Wednesday, June 8, 2016

Strange Behavior Explained (Sort of)

The other day (Monday, June 6 to be exact) I was exploring Adams Open Space behind the public library in Fountain, Colorado with my wife. I happened to notice a small ichneumon wasp on the underside of a leaf and snapped a couple of images. This was the best one, and I was shocked to see a cluster of eggs beneath the wasp's abdomen. What was going on?

It had been my previous understanding that female ichneumon wasps deposited their eggs on or in their host, as they are parasitic on other kinds of insects (and spiders in some cases). Why was this one laying her eggs in a mass on the surface of foliage?

I posted the picture and posed that question to a Facebook group of world authorities on Hymenoptera, the order of insects to which ichneumons belong. The next morning I got an answer, courtesy of one Sasha Varga, a doctoral student in the Ukraine. First, he offered the genus identification of Polyblastus. That was surprise enough because the overwhelming majority of ichneumon wasps can barely be identified to subfamily from images alone. Thank you, Sasha!

Varga went on to explain that "as I understand, egg remains on the ovipositor after unsuccessful oviposition, but only one and why Polyblastus accumulates several eggs I really don't know." I was simply impressed with Sasha's command of the English language at this point. Ok, so now I at least have some clarified information I can run with.

Wait, Jitte Groothuis added a link to an article that might shed a little additional light. Jitte is likewise a PhD student, at Wageningen University in the Netherlands. Wow, this little observation of mine is circling the globe....

The article cited is entitled "Eggs and Egg Loads of Field-collected Ctenoplematinae (Hymenoptera: Ichneumonidae): Evidence for Phylogenetic Constraints and Life-History Trade-Offs." It is authored by Heather M. Cummins, Robert A. Wharton, and Aubrey M. Colvin, all of Texas A & M University. It was published in 2011 in the Annals of the Entomological Society of America, vol. 104, no. 3, pages 465-475. This sounds like it is over my head, too, so let's investigate together.

Apparently, an understanding of this paper hinges on an understanding of the differences in life histories between various groups of ichneumon wasps. Some ichneumons are "idiobionts," which means that further development of the host insect is arrested at the time it is parasitized by the idiobiont. Typically, a pupa stage is targeted, but sometimes a larva host, and the ichneumon wasp larva is invariably an external parasite. Idiobiont ichneumon wasps are also much more likely to be "generalists" with a wider range of host insects they can expolit.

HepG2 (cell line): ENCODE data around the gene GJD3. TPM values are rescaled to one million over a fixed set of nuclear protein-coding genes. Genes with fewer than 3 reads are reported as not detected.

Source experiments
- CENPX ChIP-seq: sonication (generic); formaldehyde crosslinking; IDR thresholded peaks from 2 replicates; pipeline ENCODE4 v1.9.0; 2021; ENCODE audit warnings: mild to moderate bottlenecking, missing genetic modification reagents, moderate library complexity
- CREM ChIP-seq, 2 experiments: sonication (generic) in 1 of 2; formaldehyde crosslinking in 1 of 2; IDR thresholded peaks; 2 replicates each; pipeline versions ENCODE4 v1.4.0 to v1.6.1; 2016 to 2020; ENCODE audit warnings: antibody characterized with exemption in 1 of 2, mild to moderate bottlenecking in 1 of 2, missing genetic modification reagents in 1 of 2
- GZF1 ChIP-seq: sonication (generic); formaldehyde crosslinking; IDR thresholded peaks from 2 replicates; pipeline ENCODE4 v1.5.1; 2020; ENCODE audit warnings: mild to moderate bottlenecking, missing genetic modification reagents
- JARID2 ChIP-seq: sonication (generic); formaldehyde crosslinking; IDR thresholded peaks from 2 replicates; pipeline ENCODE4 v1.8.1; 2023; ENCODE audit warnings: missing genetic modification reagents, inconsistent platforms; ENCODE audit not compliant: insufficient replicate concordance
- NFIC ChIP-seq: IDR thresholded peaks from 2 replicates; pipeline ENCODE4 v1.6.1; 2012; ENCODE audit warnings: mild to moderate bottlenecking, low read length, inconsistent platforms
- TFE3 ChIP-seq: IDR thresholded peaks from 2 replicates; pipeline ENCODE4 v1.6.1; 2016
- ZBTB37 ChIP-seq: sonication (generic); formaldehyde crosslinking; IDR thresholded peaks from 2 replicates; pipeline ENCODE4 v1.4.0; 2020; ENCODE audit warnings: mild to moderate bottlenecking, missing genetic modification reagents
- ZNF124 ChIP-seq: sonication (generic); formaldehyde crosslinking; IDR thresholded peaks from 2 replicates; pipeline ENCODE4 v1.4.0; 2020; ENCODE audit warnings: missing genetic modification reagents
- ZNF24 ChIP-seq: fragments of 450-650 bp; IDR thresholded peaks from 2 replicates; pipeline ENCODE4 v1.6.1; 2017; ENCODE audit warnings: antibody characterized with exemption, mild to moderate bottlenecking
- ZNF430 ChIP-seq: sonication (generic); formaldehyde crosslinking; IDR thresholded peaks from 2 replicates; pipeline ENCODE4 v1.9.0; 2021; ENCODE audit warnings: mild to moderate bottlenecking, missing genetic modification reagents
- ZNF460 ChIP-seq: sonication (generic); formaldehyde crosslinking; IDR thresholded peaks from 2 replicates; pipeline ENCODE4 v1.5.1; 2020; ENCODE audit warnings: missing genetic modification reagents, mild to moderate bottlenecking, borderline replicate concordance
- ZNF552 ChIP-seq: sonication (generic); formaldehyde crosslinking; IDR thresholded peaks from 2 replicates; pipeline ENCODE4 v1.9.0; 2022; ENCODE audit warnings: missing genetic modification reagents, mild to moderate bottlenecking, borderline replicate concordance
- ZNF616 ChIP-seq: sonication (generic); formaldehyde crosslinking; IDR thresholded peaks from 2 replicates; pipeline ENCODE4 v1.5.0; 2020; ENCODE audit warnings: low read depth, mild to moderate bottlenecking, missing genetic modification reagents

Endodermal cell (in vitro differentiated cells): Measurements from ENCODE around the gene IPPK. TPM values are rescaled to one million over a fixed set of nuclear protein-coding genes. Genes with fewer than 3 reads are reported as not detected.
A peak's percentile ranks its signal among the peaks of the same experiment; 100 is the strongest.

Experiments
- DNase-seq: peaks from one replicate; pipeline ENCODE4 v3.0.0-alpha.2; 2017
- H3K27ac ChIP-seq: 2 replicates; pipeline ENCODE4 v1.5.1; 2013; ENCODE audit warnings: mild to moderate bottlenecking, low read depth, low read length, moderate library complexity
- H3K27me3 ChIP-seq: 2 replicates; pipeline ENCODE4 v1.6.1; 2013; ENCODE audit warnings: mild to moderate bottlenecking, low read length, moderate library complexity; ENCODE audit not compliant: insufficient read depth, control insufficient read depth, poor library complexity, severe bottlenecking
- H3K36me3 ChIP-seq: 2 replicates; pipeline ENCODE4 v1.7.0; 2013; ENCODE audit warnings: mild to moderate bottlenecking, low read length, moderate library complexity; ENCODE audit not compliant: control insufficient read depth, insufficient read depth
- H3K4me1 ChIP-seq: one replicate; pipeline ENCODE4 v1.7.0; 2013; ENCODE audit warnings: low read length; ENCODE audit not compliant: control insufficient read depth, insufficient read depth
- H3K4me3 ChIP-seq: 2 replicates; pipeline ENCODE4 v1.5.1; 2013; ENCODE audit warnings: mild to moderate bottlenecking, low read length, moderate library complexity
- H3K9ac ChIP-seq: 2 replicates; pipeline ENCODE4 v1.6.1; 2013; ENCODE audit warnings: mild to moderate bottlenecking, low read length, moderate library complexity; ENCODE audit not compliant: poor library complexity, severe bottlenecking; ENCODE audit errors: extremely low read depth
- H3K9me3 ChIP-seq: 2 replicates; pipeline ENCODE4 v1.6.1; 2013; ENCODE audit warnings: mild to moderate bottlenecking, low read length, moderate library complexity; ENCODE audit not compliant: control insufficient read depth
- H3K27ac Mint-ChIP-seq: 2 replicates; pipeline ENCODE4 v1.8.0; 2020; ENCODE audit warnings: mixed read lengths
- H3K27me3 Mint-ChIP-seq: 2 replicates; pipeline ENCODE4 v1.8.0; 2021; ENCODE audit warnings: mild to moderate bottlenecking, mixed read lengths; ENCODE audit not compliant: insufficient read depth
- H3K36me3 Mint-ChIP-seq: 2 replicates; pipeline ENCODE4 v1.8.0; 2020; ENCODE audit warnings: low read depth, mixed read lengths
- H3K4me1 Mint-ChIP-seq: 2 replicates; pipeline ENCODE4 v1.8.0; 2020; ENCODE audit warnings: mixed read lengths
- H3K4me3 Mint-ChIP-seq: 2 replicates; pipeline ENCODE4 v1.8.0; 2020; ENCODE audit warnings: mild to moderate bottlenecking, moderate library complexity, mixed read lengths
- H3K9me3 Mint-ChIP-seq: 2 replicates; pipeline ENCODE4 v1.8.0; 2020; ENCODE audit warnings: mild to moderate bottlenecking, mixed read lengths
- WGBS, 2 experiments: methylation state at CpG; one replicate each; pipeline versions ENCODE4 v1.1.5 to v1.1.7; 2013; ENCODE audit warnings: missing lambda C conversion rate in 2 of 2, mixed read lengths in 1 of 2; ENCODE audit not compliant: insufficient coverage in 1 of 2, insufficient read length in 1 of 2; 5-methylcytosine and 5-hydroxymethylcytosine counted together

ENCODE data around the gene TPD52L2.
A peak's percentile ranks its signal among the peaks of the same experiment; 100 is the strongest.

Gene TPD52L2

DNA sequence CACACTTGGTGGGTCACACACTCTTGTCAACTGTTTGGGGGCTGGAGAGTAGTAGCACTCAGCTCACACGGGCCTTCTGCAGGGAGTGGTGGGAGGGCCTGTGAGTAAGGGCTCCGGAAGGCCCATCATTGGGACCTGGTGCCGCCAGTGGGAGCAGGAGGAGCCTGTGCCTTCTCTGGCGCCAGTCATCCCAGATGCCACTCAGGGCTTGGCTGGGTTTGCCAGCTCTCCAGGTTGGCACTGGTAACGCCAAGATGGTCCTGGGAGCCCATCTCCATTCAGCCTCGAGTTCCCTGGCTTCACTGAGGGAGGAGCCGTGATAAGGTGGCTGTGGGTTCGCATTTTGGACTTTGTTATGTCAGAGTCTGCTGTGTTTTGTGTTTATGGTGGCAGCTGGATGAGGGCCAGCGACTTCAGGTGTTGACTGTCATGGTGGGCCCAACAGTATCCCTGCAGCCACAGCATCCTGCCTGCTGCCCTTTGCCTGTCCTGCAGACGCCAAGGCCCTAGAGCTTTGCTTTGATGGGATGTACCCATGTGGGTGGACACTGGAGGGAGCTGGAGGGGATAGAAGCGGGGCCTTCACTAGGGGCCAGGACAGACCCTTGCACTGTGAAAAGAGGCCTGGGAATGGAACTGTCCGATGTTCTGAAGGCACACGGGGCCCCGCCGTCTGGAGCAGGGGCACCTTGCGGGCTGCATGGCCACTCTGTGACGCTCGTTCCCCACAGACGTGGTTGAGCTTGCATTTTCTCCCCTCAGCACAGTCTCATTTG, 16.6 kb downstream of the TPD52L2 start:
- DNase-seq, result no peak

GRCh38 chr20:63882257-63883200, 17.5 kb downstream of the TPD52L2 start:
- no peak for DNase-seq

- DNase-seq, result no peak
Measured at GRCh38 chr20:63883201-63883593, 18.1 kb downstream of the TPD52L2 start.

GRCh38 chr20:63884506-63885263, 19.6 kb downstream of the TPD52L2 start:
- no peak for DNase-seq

Other ichneumon wasps are "koinobionts," meaning that the host organism continues its development at least until the wasp larva completes its development, at which time the host often (usually?) dies. Koinobionts can be either external or internal parasites, though the wasp larva is usually attached to the host, never straying to another host or otherwise moving freely away from the host. Koinobionts are also much more likely to be specialized on a narrow range of host species, in contrast to the generalist idiobionts.

Our Polyblastus here is a koinobiont. In its larval stage it is an ectoparasite (external parasite) of sawfly larvae. The adult wasp emerges from the cocoon spun by the host sawfly larva. This makes sense. We even found a female Elm Sawfly, Cimbex americana at the same location on the same day, so we know potential hosts are present.

According to the abstract of the article, the egg loads of female koinobionts like our Polyblastus are "significantly larger" than the egg loads of idiobiont ichneumons, though the eggs themselves are smaller in koinobionts. Unfortunately, an abstract is all I could find online. I will amend this post should I secure a copy of the entire paper. Maybe having so many eggs, our female wasp is forced to carry some of them externally? How does she keep from losing some simply in the course of searching for a host? How does she manage to attach her eggs to the host one at a time (assuming she deposits ova singly)?

Once again, an innocent observation turns into a convoluted and puzzling mystery. That is exactly what I love about entomology, though. It is a science that keeps you in a constant state of awe, forces you to think imaginatively, and challenges your research skills to the maximum.

Sources: Carlson, Bob. 2010. "Tribe Tryphonini," Bugguide.net.
Cummins, Heather M., Robert A. Wharton, and Aubrey M. Colvin. 2011. "Eggs and Egg Loads of Field-collected Ctenoplematinae (Hymenoptera: Ichneumonidae): Evidence for Phylogenetic Constraints and Life-History Trade-Offs," Ann. Entomol. Soc. Am. 104(3): 465-475.
Goulet, Henri and John T. Huber, eds. 1993. Hymenoptera of the World: An identification guide to families. Ottawa, Ontario: Agriculture Canada. 668 pp.

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